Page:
JoAnna K Leyenaar, MD, MPH, MSc1 and Mary Pat Frintner, MSPH
1Geisel School of Medicine at Dartmouth, Hanover, NH, US; 2Department of Research, American Academy of Pediatrics,
Itasca, IL, US
Presented at the 2018 Pediatric Academic Societies Annual Meeting
Background: In 2016 hospital medicine was approved by American Board of Medical Specialties to become a
pediatric subspecialty. Understanding hospitalists’ career goals and retention in the field are important for
workforce planning and fellowship training.
Objective: Examine a) proportion of US pediatricians who remain hospitalists after 5 years and b) factors
associated with hospitalist retention.
Methods: We used national, 2012 and 2016 survey data from the AAP longitudinal study of early career
pediatricians (PLACES) with 2 cohorts: 1) 2009-2011 and 2) 2002-2004 residency graduates. Retention was
defined as being a self-reported hospitalist on both surveys. Chi-square examined if retention varied by
demographic and work factors and satisfaction in 2012. Multivariable logistic regression examined factors
associated with retention, including cohort, gender, race/ethnicity, international medical school (IMG), region,
work setting, and factors with p<.10 in bivariate analysis.
Results: In 2012, 11% (206/1804) of participants were hospitalists. Of these, 180 responded in 2016. 122
participants (68%) who were hospitalists in 2012 were still working as hospitalists in 2016. 75% of the 2002-
2004 cohort and 65% of the 2009-2011 cohort (p=.17), 74% of male and 66% of female (p=.36), and 92% of
IMG and 66% of US graduates remained hospitalists (p=.05).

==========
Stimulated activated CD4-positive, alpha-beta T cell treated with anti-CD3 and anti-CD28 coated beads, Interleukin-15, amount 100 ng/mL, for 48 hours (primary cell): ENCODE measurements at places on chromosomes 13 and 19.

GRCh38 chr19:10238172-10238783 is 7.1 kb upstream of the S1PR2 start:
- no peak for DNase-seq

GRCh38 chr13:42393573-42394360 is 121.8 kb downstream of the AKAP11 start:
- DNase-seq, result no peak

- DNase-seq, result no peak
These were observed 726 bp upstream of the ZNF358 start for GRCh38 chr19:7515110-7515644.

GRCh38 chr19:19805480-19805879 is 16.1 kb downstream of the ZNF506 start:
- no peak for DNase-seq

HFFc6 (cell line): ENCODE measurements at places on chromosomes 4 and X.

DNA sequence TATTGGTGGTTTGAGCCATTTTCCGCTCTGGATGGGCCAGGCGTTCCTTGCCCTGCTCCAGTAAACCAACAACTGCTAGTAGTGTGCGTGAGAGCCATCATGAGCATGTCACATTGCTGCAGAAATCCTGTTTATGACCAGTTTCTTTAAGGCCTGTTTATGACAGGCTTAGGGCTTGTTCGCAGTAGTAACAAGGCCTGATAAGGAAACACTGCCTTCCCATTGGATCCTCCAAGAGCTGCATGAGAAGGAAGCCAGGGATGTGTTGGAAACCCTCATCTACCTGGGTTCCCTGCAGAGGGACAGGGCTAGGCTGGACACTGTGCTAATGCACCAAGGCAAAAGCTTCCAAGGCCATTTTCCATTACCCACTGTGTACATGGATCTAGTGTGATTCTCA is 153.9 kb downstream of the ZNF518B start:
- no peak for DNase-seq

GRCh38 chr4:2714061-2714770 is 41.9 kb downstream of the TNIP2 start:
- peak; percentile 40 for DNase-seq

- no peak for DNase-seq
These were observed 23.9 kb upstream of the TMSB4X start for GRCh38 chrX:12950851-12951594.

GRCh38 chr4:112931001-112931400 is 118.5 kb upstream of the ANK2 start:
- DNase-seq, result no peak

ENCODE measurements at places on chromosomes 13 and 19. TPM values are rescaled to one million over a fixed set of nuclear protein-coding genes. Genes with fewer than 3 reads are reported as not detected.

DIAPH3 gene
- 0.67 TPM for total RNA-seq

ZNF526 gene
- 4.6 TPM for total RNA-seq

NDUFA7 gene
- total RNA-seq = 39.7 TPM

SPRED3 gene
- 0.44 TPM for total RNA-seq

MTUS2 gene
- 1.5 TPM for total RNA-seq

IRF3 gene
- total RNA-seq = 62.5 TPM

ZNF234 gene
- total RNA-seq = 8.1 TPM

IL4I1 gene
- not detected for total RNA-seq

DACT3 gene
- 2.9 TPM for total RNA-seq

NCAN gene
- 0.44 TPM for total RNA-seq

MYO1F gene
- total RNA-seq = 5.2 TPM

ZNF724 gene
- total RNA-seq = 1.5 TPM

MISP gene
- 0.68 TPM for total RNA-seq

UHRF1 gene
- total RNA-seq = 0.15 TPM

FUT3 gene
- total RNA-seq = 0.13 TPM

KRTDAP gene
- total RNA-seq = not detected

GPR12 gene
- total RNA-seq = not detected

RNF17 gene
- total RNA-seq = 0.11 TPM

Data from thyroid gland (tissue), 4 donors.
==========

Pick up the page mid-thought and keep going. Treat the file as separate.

Participants concerned with their educational debt in 2012 were less likely than those without concern to
remain hospitalists (59% vs 77%, p<.05). Those earning $175,000 or more in 2012 were more likely than those
earning less to report still being a hospitalist (86% vs 63%, p<.01). Participants who knew their work schedule
2 or more months in advance were more likely than those with less notice (73% vs 56%, p<.05) and those
satisfied with their job were more likely than those not satisfied (73% vs 39%, p<.001) to remain hospitalists.
In multivariable analysis, participants who are IMG, earning more, and satisfied with their hospitalist job were
more likely than those who are US graduates (aOR 13.30, 95% CI 1.19-148.91), earning less (aOR 4.07, 95% CI
1.27-13.01), and less satisfied (aOR 3.89, 95% CI 1.39-10.87) to remain hospitalists. Those concerned with their
debt were less likely than those without concern to remain hospitalists (aOR .37, 95% CI .17-.83).
Conclusion: Two-thirds of early to mid-career pediatricians continue to work as hospitalists 5 years later.
Advance preparation of hospital medicine schedules, salary advancement, and financial planning supports
may improve hospitalist retention.